We’ve always firmly believed that investing in real estate really is one of the very best strategies for anyone looking to make their money work for them. In the UK alone, property prices have gone up at a remarkable rate over the last couple of decades. In the North of England they have increased nearly sixteen times since the early 1970s, while in London property values have increased over thirty-six times in that same time period. That is a impressive appreciation in value for any asset (particularly if you were lucky enough to buy a house in the 1970s in a now-desirable part of London).
But there is an important caveat to these kinds of figures. Property, unlike stocks and shares for example, is an asset that many investors will own only in relatively small quantities at a time. For this reason, it is harder to achieve the kind of diverse spread of asset types (for example a mix of residential properties in different area, or a number of commercial property types in various geographical locations) that is necessary to give you a return that’s close to these impressive market average figures.
Local knowledge matters
And that is possibly one of the first lessons to learn about making money from property – that just because property prices across a particular region or sector have increased dramatically in a certain time period, it doesn’t mean that the particular property you are considering buying will. Why? Well, because there are huge amount of different variables at play that effect property prices – everything from local demographics, school catchment areas, unemployment rates and consumer confidence. All that, and of course the individual characteristics of the property you are looking at. The big takeaway from all of this therefore is that local knowledge really is the key to making money out of property investment.
In addition to this, it is also important to be very clear about the kind of return you are looking for on a property investment. How much money do you need, and when do you need it? Are you investing in property in order to give yourself a lump sum to retire on one day, or are you looking to generate a regular income?
A clear investment plan
If you need money quickly, then a fix-and-flip strategy might be for you. You’ll research the market deeply, spot an bargain that is currently undervalued, buy it and renovate it in order to be able to sell it on again quickly at a profit. The key with this kind of strategy is to make sure that you don’t take up too much time or money improving it any more than you need to in order to make money on it.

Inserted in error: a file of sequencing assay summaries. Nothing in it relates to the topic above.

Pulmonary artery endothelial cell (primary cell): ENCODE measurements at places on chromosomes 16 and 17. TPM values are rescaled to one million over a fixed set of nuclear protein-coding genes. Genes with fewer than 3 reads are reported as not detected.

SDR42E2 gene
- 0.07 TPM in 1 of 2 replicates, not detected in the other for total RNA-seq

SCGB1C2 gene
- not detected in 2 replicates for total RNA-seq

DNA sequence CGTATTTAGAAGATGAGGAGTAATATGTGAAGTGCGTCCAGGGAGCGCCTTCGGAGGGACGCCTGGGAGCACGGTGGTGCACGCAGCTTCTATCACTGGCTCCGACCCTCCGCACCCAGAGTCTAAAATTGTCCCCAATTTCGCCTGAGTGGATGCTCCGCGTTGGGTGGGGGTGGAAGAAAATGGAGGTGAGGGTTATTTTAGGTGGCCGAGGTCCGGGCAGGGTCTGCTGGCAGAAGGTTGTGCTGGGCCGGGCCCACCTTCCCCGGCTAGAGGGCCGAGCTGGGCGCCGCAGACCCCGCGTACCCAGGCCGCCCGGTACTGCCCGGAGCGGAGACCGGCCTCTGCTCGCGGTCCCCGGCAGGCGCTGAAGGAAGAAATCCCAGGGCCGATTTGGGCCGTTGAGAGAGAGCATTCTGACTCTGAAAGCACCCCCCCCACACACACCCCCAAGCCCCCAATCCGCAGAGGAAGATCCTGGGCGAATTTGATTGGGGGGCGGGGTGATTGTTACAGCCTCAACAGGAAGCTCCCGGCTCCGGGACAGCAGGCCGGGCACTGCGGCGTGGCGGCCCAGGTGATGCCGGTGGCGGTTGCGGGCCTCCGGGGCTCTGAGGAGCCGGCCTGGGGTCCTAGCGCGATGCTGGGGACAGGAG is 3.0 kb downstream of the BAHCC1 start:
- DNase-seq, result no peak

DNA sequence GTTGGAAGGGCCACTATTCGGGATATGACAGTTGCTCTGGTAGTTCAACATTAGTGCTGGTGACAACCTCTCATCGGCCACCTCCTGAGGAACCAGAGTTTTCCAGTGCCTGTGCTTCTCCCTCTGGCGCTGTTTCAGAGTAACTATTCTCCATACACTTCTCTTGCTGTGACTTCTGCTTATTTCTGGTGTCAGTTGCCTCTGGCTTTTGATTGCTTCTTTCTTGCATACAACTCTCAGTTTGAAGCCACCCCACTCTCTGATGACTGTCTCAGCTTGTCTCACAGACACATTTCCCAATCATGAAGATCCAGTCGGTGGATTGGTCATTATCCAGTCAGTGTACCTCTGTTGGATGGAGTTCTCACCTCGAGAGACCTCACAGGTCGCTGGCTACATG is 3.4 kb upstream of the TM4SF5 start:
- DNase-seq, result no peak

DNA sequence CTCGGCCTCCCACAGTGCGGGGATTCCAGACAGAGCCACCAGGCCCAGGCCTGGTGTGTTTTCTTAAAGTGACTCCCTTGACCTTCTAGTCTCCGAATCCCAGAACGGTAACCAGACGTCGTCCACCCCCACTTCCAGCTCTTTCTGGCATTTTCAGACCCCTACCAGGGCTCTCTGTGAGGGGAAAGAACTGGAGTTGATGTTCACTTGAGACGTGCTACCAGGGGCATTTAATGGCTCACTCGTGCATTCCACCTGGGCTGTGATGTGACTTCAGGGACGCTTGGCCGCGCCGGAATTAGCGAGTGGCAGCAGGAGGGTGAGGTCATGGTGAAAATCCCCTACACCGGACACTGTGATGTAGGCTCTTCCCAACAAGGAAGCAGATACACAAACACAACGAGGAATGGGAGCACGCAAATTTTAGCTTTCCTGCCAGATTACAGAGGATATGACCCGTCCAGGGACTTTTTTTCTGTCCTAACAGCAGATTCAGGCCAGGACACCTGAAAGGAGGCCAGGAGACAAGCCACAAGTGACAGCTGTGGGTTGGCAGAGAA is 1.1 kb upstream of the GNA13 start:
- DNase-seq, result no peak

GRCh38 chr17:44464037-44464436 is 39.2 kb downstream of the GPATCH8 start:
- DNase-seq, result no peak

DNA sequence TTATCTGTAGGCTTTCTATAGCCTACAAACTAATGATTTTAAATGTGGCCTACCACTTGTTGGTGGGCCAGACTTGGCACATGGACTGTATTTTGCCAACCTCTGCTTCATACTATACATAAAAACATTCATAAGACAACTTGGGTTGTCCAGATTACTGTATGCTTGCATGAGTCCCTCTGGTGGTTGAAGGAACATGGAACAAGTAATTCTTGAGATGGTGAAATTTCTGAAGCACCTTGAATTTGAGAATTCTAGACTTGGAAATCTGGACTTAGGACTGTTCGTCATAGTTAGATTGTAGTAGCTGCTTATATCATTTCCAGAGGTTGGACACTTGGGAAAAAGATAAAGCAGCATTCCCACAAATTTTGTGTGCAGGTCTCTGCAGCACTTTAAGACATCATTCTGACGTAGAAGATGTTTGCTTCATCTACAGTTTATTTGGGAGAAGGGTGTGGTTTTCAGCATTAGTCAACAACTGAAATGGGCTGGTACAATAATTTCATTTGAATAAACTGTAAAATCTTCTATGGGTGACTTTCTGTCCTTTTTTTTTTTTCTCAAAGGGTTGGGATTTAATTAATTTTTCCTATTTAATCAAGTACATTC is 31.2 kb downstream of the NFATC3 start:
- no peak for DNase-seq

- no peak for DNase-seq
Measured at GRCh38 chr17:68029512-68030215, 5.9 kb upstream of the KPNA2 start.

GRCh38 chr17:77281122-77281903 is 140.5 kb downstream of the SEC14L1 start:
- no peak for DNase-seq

If you are looking for a more regular income then you may well be considering the buy to let option – purchasing a property and then making money in the form of monthly rental income. The key figure to look out for here is yield – essentially the amount of rent you think you will earn in a year, described as a percentage of the property price. It’s an important figure to understand as it is a handy way of seeing which properties offer the best return – it may be that lower annual rental income on a cheaper house is actually a better return than a larger rental income on a more expensive property.
Diversification is key
As with any kind of investment, real estate investors should always abide by another basic working principle as they form a strategy for making money from the properties they buy: the importance of diversifying as much as possible.
Diversification is always a sound strategy for investors because it helps to mitigate the risk of losing money if a particular sector of the market drops in value. And, as we mentioned earlier, a broad and varied portfolio also increases your chances of seeing returns that are closer to the market average.
But once again, it is clear that diversification – at least when it comes to real estate – is not always a feasible or affordable option for many. It takes time to build up a portfolio of property assets – because they are fixed, and relatively expensive – and so it can take a lot of time, and money.
So, for anyone starting out in property investment, it pays to start gradually, taking informed risks only in markets they know and understand well. The potential returns can be huge, but they can take a long time to be realised – so do your research and invest wisely.